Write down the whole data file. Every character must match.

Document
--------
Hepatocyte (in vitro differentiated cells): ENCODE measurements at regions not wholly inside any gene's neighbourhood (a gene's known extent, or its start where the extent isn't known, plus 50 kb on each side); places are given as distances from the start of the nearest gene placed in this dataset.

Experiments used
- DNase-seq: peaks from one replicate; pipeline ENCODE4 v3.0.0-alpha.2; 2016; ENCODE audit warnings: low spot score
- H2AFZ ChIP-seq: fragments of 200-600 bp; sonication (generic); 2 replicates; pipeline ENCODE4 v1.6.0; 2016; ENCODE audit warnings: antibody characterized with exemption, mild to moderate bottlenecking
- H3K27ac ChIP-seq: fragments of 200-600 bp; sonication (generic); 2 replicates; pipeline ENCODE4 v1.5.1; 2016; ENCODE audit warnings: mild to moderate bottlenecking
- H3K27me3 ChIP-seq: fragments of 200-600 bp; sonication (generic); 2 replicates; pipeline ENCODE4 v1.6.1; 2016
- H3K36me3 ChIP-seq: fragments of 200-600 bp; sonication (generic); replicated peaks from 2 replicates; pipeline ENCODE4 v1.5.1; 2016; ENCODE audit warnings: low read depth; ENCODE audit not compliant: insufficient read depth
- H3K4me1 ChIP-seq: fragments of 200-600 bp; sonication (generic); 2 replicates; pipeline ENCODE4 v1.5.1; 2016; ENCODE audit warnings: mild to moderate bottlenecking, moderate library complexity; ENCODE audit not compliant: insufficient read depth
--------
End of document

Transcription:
Hepatocyte (in vitro differentiated cells): ENCODE measurements at regions not wholly inside any gene's neighbourhood (a gene's known extent, or its start where the extent isn't known, plus 50 kb on each side); places are given as distances from the start of the nearest gene placed in this dataset.

Experiments used
- DNase-seq: peaks from one replicate; pipeline ENCODE4 v3.0.0-alpha.2; 2016; ENCODE audit warnings: low spot score
- H2AFZ ChIP-seq: fragments of 200-600 bp; sonication (generic); 2 replicates; pipeline ENCODE4 v1.6.0; 2016; ENCODE audit warnings: antibody characterized with exemption, mild to moderate bottlenecking
- H3K27ac ChIP-seq: fragments of 200-600 bp; sonication (generic); 2 replicates; pipeline ENCODE4 v1.5.1; 2016; ENCODE audit warnings: mild to moderate bottlenecking
- H3K27me3 ChIP-seq: fragments of 200-600 bp; sonication (generic); 2 replicates; pipeline ENCODE4 v1.6.1; 2016
- H3K36me3 ChIP-seq: fragments of 200-600 bp; sonication (generic); replicated peaks from 2 replicates; pipeline ENCODE4 v1.5.1; 2016; ENCODE audit warnings: low read depth; ENCODE audit not compliant: insufficient read depth
- H3K4me1 ChIP-seq: fragments of 200-600 bp; sonication (generic); 2 replicates; pipeline ENCODE4 v1.5.1; 2016; ENCODE audit warnings: mild to moderate bottlenecking, moderate library complexity; ENCODE audit not compliant: insufficient read depth